Low threshold means “no threshold whatsoever.”
Now we turn to the whitewashing of bias:
As part of our review, we also sought to
determine whether there was evidence that political
bias or other improper considerations affected decision
making in Crossfire Hurricane, including the decision to
open the investigation. We discussed t he issue of
political bias in a prior OIG report, Review of Various
Actions in Advance of the 2016 Election, where we
described text and instant messages between then
Special Counsel to the Deputy Director Lisa Page and
then Section Chief Peter Strzok, among others, that
included statements of hostility toward then candidate
Trump and statements of support for then candidate
Hillary Clinton. In this review, we found that, while Lisa
Page attended some of the discussions regarding the
opening of the investigations, she did not play a role in
the decision to open Crossfire Hurricane or the four
individual cases. We further found that while Strzok
was directly involved in the decisions to open Crossfire
Hurricane and the four individual cases, he was not the
sole, or even the highest-level, decision maker as to
any of those matters. As noted above, then CD AD
Priestap, Strzok’s supervisor, was the official who
ultimately made the decision to open the investigation,
and evidence reflected that this decision by Priestap
was reached by consensus after multiple days of
discussions and meetings that included Strzok and
other leadership in CD, the FBI Deputy Director, the FBI
General Counsel, and a FBI Deputy General Counsel.
We concluded that Priestap’s exercise of discretion in
opening the investigation was in compliance with
Department and FBI policies, and we did not find
documentary or testimonial evidence that political bias
or improper motivation influenced his decision. We
similarly found that, while the formal documentation
opening each of the four individual investigations was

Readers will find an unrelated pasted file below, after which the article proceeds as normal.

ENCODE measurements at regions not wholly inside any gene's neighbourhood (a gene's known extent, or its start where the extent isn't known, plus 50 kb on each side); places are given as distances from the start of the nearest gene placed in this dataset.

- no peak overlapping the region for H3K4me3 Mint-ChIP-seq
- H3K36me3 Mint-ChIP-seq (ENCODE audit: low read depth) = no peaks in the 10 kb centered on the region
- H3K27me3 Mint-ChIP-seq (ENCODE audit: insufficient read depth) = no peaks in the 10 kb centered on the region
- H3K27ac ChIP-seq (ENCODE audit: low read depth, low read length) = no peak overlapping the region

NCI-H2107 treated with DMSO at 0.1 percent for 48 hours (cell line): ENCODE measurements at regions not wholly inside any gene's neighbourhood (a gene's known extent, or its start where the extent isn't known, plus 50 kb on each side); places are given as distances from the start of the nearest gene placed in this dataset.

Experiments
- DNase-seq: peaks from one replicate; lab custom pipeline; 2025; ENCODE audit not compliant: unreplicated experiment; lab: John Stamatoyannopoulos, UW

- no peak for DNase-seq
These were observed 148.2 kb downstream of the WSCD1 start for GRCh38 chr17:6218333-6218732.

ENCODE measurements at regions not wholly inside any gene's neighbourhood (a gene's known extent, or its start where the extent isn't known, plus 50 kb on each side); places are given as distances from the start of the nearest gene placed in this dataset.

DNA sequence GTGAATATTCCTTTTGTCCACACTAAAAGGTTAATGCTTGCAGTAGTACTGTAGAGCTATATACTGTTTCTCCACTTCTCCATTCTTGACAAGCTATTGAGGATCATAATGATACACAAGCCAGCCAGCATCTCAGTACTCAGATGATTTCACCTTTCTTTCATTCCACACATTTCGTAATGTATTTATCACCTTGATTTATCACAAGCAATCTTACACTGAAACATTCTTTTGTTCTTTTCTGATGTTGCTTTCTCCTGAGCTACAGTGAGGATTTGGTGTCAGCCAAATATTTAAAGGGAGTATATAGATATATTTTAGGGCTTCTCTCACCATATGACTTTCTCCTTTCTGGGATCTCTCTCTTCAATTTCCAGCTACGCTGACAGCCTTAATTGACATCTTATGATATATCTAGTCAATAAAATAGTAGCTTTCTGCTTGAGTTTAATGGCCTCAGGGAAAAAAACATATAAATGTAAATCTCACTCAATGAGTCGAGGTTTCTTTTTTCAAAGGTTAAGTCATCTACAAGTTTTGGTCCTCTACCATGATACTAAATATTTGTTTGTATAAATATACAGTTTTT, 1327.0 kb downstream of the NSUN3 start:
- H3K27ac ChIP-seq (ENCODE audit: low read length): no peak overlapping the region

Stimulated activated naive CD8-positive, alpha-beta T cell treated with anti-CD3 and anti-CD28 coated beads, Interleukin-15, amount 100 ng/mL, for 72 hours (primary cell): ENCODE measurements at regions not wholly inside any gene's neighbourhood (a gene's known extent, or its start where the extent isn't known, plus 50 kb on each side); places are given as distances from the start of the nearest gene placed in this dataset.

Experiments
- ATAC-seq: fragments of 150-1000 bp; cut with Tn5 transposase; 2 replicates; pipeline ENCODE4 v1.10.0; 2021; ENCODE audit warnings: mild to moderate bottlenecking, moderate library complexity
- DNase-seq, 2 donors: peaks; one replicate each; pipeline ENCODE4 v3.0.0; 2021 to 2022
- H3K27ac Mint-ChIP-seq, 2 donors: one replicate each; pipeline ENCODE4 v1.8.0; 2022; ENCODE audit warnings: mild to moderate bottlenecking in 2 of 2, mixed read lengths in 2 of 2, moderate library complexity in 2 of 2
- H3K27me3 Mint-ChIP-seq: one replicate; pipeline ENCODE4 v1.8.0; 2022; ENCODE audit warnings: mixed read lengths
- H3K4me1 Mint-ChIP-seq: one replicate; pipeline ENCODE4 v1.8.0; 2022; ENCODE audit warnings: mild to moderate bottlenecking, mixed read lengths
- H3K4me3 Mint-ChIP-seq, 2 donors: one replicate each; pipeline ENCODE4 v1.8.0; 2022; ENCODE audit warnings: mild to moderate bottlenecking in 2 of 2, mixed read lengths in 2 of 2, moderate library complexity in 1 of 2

approved by Strzok (as required by the DIOG), the
decisions to do so were reached by a consensus among
the Crossfire “Hurricane agents and analysts who
identified individuals associated with the Trump
campaign who had recently traveled to Russia or had
other alleged ties to Russia. Priestap was involved in
these decisions. We did not find documentary or
testimonial evidence that political bias or improper
motivation influenced the decisions to open the four
Oh — there was an Interagency Consensus.
The omissions — the deliberate lies and actual fraud perpetrated upon the FISA court — is “concerning,” but none of the rats confessed to having been responsible for the lies, therefore there are no lies, or at least we’re going to pretend them away:
Well, if you rule out political bias, I guess there IS no explanation. Funny how the mistakes always flow only one direction. There is never an error in Trump’s favor, giving him or any of his people (none of whom, by the way, were found guilty of ANY collusion activities). ALL the “errors” are in the direction of more and more investigation.
Investigation of, by the way, a candidate for President, something Democrats are currently telling us is absolutely forbidden.
But, at least we can rule out political bias. Seems the only other possibility is gross stupidity. Is that really the conclusion they want to go with?
@Deplorable Me: Or because of their political bias and willingness to use that bias effectively they were promoted well above any proven skill level.
in the world of reason and psychology, there is a syndrome associated with this type of behavior. it is called the Kruger-Dunning Syndrome. The Dunning-Kruger effect is a type of cognitive biases in which people believe that they are smarter and more capable than they really are. Essentially, low ability people do not possess the skills needed to recognize their own incompetence. The combination of poor self-awareness and low cognitive ability leads them to overestimate their own capabilities. bar fly polosi, toad nadler and slimy schiff all harbor this syndrome .